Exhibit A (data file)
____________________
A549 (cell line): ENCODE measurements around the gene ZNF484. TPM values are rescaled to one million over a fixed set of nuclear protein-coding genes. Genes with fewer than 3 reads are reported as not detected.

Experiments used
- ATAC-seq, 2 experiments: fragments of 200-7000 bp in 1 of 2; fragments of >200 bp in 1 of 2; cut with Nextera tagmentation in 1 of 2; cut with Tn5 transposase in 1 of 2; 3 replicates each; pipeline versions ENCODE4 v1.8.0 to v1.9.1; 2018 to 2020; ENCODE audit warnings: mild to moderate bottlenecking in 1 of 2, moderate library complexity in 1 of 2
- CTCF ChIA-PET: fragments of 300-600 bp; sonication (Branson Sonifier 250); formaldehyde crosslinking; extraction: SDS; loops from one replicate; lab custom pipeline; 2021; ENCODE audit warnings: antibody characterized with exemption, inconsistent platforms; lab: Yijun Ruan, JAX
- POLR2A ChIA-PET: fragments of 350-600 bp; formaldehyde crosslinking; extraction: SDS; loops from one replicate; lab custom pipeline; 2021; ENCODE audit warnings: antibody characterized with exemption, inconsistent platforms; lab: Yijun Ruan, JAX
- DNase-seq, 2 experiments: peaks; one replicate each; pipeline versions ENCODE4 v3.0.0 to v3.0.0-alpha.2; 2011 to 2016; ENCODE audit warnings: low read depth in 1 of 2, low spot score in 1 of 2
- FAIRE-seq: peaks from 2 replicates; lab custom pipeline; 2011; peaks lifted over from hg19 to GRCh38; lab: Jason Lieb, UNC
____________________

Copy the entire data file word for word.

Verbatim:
A549 (cell line): ENCODE measurements around the gene ZNF484. TPM values are rescaled to one million over a fixed set of nuclear protein-coding genes. Genes with fewer than 3 reads are reported as not detected.

Experiments used
- ATAC-seq, 2 experiments: fragments of 200-7000 bp in 1 of 2; fragments of >200 bp in 1 of 2; cut with Nextera tagmentation in 1 of 2; cut with Tn5 transposase in 1 of 2; 3 replicates each; pipeline versions ENCODE4 v1.8.0 to v1.9.1; 2018 to 2020; ENCODE audit warnings: mild to moderate bottlenecking in 1 of 2, moderate library complexity in 1 of 2
- CTCF ChIA-PET: fragments of 300-600 bp; sonication (Branson Sonifier 250); formaldehyde crosslinking; extraction: SDS; loops from one replicate; lab custom pipeline; 2021; ENCODE audit warnings: antibody characterized with exemption, inconsistent platforms; lab: Yijun Ruan, JAX
- POLR2A ChIA-PET: fragments of 350-600 bp; formaldehyde crosslinking; extraction: SDS; loops from one replicate; lab custom pipeline; 2021; ENCODE audit warnings: antibody characterized with exemption, inconsistent platforms; lab: Yijun Ruan, JAX
- DNase-seq, 2 experiments: peaks; one replicate each; pipeline versions ENCODE4 v3.0.0 to v3.0.0-alpha.2; 2011 to 2016; ENCODE audit warnings: low read depth in 1 of 2, low spot score in 1 of 2
- FAIRE-seq: peaks from 2 replicates; lab custom pipeline; 2011; peaks lifted over from hg19 to GRCh38; lab: Jason Lieb, UNC